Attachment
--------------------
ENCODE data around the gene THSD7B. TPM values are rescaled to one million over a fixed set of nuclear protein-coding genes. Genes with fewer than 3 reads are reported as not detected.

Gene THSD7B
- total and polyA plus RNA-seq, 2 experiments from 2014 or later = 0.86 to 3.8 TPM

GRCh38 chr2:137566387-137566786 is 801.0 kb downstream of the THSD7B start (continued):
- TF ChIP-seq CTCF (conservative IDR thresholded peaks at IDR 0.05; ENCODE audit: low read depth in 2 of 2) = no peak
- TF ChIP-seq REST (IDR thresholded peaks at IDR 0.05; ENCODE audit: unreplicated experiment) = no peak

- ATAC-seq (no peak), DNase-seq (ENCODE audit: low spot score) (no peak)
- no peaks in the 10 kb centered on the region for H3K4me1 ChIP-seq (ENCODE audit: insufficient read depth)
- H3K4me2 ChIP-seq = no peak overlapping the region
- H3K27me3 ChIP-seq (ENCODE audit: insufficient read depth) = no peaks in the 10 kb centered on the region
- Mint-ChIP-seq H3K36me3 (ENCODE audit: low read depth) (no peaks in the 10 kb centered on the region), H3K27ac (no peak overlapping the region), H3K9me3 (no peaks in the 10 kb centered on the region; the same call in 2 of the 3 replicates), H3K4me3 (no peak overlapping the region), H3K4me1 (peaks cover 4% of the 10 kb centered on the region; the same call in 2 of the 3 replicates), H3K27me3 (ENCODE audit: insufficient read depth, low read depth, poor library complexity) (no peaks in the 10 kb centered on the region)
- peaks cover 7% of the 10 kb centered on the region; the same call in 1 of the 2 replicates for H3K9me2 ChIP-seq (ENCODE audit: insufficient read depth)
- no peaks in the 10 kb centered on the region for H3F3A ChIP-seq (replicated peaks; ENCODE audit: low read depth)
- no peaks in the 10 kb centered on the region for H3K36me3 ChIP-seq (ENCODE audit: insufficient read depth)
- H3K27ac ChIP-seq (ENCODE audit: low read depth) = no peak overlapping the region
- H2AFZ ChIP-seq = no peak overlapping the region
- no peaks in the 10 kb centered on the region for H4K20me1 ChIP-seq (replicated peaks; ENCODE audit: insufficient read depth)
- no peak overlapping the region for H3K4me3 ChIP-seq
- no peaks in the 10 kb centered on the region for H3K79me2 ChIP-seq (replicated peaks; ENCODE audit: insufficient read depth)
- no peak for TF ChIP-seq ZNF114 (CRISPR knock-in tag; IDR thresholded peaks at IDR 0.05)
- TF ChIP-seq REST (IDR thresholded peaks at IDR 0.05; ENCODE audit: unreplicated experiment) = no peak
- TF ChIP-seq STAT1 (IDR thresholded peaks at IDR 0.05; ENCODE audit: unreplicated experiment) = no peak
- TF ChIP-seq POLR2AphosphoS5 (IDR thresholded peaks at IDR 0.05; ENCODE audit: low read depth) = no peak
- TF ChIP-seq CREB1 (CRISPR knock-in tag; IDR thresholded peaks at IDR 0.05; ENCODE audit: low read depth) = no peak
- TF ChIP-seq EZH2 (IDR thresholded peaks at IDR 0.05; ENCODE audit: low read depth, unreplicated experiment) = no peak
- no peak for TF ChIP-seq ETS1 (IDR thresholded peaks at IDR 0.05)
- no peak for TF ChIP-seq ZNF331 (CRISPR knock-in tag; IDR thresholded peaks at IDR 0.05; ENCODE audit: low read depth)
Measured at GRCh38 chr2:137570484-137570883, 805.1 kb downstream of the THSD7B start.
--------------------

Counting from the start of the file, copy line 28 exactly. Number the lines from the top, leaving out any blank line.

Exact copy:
Measured at GRCh38 chr2:137570484-137570883, 805.1 kb downstream of the THSD7B start.